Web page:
Province of Sondrio

Coordinates: 46°21′37″N 9°56′38″E / 46.3601976°N 9.9440002°E / 46.3601976; 9.9440002

The Province of Sondrio (Italian: provincia di Sondrio) is in the Lombardy region of northern Italy. Its provincial capital is the city of Sondrio. As of 2017, it has a population of 181,403. [1]

Province of Sondrio
Map highlighting the location of the province of Sondrio in Italy
Map highlighting the location of the province of Sondrio in Italy
Country Italy
 • PresidentElio Moretti
 • Total3,195.76 km2 (1,233.89 sq mi)
 (31 December 2017)
 • Total181,403
 • Density57/km2 (150/sq mi)
Time zoneUTC+1 (CET)
 • Summer (DST)UTC+2 (CEST)
Telephone prefix0342, 0343
Vehicle registrationSO
Terraced fields in Valtellina.


Map with the grey area of Valchiavenna, Tre Pievi, Valtellina and Bormio ruled by the Three Leagues from 1512-1797

The Province was established in 1815, within the Kingdom of Lombardy–Venetia, combining the valleys of Valtellina, Valchiavenna and Bormio.

Before the Roman conquest, the territory was inhabited by Celts (Lepontii) and Rhaetians (Camunni). The Romans included this area in their Cisalpine Gaul province.

After the fall of the Western Roman Empire, it came under the control of the Lombards and was first ruled by feudal lords from the local area.[2] During the Middle Ages it belonged to the Kingdom of Italy. In the 14th century it fell under the rule of the Duchy of Milan due to the House of Visconti and House of Sforza. Sondrio and Valtellina were strategically important in the politics of Europe, especially in the sixteenth and 17th century religious wars, due to their connections to Europe by Sondrio's Spluga Pass and valleys. Upon the collapse of the Duchy of Milan, rule over Sondrio was exercised by the Swiss Canton of Graubünden. Valtellina was invaded in 1622 by the Spanish Governor of Milan as the valleys had been used to transport troops around Europe; the Spanish efforts were assisted by a 1620 revolt in Valtellina against the Swiss.[2]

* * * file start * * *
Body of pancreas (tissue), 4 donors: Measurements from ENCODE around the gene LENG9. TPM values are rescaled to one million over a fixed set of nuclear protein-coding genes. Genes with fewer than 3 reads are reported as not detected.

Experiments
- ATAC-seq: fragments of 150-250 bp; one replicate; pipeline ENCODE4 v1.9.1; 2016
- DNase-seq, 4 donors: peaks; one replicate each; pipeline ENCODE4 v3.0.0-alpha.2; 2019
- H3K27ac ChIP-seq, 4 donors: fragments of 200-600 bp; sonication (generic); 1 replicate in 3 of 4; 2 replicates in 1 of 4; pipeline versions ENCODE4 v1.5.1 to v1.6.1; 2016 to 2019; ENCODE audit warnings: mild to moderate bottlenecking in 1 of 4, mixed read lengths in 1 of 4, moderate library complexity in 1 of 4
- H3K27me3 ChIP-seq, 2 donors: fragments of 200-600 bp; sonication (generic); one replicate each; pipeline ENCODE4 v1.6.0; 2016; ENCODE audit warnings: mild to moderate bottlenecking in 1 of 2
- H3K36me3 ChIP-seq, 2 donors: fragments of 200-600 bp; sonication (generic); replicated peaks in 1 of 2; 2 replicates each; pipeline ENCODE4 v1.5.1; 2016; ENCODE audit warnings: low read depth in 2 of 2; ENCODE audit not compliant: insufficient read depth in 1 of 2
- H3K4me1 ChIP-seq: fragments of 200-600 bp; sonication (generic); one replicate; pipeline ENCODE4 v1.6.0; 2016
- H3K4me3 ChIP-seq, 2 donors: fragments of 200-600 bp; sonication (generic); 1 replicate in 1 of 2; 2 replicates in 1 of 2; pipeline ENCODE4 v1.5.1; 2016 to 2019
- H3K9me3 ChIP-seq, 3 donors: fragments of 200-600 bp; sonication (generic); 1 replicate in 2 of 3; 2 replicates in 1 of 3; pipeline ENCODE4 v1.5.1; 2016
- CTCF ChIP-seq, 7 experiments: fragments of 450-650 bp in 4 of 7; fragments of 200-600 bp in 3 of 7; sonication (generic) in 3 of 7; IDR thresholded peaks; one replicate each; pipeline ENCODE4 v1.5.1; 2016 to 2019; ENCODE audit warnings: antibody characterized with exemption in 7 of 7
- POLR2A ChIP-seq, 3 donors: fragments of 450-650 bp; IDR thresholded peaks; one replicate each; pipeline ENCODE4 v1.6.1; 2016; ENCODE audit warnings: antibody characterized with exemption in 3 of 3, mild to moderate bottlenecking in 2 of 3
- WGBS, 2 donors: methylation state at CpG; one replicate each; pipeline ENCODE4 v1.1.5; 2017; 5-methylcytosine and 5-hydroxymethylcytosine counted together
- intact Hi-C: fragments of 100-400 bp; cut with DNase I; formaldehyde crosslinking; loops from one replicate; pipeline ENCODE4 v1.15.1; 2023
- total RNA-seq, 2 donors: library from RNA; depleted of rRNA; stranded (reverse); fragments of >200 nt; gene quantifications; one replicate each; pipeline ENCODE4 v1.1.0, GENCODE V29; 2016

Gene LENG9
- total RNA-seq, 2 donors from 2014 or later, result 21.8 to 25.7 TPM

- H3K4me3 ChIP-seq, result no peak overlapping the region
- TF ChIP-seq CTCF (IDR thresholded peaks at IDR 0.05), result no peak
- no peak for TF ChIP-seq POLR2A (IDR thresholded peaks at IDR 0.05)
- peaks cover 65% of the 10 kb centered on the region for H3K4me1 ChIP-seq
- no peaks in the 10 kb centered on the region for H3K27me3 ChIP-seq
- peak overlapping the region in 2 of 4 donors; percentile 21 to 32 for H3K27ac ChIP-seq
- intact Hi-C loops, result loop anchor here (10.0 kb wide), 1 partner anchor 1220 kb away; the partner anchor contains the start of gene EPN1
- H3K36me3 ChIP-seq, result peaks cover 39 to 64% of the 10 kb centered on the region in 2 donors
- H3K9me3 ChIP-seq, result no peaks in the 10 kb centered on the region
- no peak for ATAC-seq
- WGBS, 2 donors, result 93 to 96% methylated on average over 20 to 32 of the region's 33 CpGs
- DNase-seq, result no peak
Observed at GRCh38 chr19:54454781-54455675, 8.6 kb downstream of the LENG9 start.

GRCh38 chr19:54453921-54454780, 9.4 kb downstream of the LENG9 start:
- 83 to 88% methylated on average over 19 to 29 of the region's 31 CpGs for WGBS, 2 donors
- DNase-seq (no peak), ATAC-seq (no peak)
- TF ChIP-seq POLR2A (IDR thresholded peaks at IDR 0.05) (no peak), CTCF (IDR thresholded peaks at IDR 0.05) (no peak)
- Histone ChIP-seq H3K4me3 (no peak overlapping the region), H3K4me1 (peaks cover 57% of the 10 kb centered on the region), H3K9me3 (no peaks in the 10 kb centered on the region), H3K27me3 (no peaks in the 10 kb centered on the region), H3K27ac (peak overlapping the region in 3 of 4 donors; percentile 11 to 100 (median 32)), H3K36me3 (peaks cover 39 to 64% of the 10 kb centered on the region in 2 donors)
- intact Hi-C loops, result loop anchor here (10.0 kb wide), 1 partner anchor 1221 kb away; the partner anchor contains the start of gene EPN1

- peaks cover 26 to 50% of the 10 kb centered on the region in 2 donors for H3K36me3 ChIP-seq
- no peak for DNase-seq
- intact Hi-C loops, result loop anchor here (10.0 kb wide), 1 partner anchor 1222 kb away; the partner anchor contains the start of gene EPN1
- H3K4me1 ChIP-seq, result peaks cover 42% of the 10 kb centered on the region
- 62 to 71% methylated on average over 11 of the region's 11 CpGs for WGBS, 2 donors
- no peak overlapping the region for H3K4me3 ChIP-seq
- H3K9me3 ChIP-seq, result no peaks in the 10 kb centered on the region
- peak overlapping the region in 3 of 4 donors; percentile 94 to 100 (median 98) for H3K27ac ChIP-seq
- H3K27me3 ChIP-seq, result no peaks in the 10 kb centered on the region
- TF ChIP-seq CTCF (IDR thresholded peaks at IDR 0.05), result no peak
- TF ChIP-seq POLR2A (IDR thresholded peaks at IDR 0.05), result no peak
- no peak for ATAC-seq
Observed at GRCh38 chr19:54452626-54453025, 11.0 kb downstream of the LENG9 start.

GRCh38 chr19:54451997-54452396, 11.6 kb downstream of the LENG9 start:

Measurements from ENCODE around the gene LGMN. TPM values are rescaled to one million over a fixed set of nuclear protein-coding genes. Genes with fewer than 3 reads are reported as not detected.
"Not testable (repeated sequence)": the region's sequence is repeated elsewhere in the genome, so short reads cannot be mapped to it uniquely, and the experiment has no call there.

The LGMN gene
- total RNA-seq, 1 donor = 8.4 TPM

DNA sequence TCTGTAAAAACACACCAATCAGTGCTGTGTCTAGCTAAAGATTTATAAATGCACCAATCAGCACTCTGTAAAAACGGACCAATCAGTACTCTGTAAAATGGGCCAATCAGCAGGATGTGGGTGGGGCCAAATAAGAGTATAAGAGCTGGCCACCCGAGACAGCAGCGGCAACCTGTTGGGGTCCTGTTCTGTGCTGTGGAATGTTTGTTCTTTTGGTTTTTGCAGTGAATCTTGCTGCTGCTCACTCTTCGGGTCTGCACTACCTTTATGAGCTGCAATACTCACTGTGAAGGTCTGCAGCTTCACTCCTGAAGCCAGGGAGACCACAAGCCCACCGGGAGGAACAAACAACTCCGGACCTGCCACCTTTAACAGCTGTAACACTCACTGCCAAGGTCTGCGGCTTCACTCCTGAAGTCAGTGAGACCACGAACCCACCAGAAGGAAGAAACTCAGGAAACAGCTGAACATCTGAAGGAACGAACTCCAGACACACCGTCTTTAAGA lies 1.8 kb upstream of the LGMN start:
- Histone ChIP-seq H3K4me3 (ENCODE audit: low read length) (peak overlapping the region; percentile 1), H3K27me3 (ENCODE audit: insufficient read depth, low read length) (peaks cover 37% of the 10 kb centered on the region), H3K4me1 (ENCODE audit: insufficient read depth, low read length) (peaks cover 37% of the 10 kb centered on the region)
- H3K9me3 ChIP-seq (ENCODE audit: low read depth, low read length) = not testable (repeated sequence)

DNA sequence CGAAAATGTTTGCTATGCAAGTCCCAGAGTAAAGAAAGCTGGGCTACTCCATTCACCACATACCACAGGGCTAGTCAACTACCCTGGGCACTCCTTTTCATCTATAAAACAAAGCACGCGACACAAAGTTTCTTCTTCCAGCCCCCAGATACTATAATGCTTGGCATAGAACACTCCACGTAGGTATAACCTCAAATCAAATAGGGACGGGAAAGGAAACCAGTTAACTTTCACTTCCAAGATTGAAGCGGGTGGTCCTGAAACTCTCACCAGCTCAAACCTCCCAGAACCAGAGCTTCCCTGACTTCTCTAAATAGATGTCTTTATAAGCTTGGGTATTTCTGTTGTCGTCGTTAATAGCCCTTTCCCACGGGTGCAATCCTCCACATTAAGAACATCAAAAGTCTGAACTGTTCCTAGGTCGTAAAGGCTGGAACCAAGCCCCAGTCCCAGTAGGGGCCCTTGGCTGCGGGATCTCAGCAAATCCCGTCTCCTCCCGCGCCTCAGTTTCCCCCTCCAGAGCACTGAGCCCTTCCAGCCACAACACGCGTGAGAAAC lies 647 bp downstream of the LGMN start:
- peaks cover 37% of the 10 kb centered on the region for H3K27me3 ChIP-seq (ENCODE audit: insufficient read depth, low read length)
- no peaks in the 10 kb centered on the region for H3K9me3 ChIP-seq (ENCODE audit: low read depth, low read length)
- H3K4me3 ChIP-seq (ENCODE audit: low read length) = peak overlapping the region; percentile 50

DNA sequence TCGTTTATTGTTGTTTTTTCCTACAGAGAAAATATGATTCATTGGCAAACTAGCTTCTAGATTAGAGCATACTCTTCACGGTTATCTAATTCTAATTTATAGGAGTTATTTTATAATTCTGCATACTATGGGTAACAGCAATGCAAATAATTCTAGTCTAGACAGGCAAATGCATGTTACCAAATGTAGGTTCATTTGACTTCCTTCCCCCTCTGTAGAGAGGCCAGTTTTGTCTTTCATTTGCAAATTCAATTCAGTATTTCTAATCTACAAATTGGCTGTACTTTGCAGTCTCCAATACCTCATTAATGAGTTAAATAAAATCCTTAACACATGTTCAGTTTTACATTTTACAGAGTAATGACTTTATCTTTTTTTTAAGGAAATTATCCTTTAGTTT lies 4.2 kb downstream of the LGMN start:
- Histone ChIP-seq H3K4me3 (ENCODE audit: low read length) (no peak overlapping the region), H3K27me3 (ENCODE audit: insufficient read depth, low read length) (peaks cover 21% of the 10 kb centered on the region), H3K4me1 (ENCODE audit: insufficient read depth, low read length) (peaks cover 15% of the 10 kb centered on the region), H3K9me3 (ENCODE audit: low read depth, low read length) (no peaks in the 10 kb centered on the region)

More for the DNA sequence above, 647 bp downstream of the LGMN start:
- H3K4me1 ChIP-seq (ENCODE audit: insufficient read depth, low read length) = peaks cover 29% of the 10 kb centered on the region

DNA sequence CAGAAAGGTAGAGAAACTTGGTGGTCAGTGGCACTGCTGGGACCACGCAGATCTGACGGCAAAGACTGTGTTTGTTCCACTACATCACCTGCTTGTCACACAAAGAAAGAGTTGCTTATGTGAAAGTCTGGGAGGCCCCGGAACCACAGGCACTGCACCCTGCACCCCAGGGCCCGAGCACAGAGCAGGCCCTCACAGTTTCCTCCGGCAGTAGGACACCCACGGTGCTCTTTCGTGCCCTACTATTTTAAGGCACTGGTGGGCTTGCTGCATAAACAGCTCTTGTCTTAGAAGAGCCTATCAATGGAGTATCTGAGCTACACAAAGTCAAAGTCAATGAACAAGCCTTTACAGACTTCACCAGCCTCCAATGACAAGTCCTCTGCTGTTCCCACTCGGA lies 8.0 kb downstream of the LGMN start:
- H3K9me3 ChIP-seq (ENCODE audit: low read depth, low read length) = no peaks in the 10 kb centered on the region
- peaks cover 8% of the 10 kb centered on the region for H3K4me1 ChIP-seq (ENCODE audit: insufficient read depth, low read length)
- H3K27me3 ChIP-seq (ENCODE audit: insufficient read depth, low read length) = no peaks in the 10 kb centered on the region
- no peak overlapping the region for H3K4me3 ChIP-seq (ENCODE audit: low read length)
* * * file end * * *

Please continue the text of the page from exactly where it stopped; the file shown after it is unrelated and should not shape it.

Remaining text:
The Peace of Westphalia (1648) secured peace in the region and granted the region to the Canton of Graubünden. In 1797, the Republic of Valtellina was formed but was quickly conquered by the French to become a component of the Cisalpine Republic client state. The Congress of Vienna (1815) Sondrio and Valtellina as a province of the Austrian Kingdom of Lombardy–Venetia. As most of Lombardy region was absorbed into Kingdom of Sardinia in 1860, Sondrio and Valtellina were also absorbed into Sardinia.[2]


The Province of Sondrio is a mostly mountainous, sparsely populated area in the north of Lombardy. It borders on the Swiss canton of Graubünden to the north, the Provinces of Como and Lecco to the west, the Province of Bergamo to the south and the Provinces of Brescia, Trento and Bolzano to the east. The Rhaetian Alps are the highest mountains in Lombardy. The valleys mostly run from north to south, the main ones being the Valtellina and Valchiavenna. One of the main towns is Livigno (1,800 m above sea level), which is a tourist centre in the summer and a ski resort in the winter. There are 78 communes in the province and Sondrio is the biggest town and the administrative centre. The Stelvio National Park is located in the north-eastern end of the province.[3]

The economy is based on construction, logging, quarrying, tourism and light industry. Workers from Switzerland commute to work in Sondrio, and other workers cross the border from Italy to join the Swiss workforce.[4] Throughout the province grapes have traditionally been grown, each district having its own local variety and producing its own local wine. It has been necessary for farmers to engineer terraces on the steep slopes, building dry stone retaining walls and moving earth to make the best use of terrain that is unsuitable for general agricultural purposes. The traditions of viticulture are embedded in the culture of the countryside.

See alsoEdit


  1. ^ "Provincia di Sondrio". Tutt Italia. Retrieved 19 August 2015.
  2. ^ a b c Roy Palmer Domenico (2002). The Regions of Italy: A Reference Guide to History and Culture. Greenwood Publishing Group. pp. 201–202. ISBN 978-0-313-30733-1.
  3. ^ Roy Palmer Domenico (2002). The Regions of Italy: A Reference Guide to History and Culture. Greenwood Publishing Group. p. 201. ISBN 978-0-313-30733-1.
  4. ^ Larsen, Christa; Hasberg, Ruth; Schmid, Alfons; Bittner, Marc; Clément, Franz (2011). Measuring Geographical Mobility in Regional Labour Market Monitoring: State of the Art and Perspectives. Rainer Hampp Verlag. p. 46. ISBN 978-3-86618-757-3.

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